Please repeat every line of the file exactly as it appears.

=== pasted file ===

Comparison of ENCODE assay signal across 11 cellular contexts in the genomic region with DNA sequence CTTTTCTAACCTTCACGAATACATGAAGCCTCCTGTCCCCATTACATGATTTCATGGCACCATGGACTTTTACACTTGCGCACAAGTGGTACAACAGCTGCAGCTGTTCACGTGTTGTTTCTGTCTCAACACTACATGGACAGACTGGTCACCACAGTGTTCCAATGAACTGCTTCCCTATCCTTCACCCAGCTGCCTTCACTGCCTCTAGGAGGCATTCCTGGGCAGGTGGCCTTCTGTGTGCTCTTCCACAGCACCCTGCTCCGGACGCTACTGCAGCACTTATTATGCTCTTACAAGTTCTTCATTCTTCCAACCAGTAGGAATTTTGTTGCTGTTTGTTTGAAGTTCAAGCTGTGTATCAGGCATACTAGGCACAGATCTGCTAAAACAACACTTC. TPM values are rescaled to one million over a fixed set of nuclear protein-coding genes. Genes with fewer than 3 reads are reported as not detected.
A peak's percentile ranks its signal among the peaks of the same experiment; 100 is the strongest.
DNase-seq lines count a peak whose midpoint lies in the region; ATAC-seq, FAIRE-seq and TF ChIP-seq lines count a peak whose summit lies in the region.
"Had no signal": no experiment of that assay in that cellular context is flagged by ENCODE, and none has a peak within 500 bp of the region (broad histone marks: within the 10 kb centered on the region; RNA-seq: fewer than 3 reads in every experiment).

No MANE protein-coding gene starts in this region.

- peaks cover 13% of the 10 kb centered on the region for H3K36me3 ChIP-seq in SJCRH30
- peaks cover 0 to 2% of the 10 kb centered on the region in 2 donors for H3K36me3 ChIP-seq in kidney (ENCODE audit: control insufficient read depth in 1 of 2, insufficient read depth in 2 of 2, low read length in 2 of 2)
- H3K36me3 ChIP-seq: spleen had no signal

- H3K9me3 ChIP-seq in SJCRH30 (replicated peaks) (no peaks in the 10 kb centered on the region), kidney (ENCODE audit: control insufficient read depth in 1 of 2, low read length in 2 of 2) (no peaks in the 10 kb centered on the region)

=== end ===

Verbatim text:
Comparison of ENCODE assay signal across 11 cellular contexts in the genomic region with DNA sequence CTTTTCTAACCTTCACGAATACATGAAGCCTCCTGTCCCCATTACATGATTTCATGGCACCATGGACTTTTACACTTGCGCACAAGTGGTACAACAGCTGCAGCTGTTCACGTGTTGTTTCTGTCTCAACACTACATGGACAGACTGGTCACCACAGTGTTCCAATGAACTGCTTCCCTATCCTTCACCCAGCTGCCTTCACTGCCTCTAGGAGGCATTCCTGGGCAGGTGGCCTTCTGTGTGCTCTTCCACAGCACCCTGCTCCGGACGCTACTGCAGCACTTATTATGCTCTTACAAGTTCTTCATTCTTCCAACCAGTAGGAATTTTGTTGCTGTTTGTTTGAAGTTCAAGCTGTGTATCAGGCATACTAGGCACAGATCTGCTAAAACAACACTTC. TPM values are rescaled to one million over a fixed set of nuclear protein-coding genes. Genes with fewer than 3 reads are reported as not detected.
A peak's percentile ranks its signal among the peaks of the same experiment; 100 is the strongest.
DNase-seq lines count a peak whose midpoint lies in the region; ATAC-seq, FAIRE-seq and TF ChIP-seq lines count a peak whose summit lies in the region.
"Had no signal": no experiment of that assay in that cellular context is flagged by ENCODE, and none has a peak within 500 bp of the region (broad histone marks: within the 10 kb centered on the region; RNA-seq: fewer than 3 reads in every experiment).

No MANE protein-coding gene starts in this region.

- peaks cover 13% of the 10 kb centered on the region for H3K36me3 ChIP-seq in SJCRH30
- peaks cover 0 to 2% of the 10 kb centered on the region in 2 donors for H3K36me3 ChIP-seq in kidney (ENCODE audit: control insufficient read depth in 1 of 2, insufficient read depth in 2 of 2, low read length in 2 of 2)
- H3K36me3 ChIP-seq: spleen had no signal

- H3K9me3 ChIP-seq in SJCRH30 (replicated peaks) (no peaks in the 10 kb centered on the region), kidney (ENCODE audit: control insufficient read depth in 1 of 2, low read length in 2 of 2) (no peaks in the 10 kb centered on the region)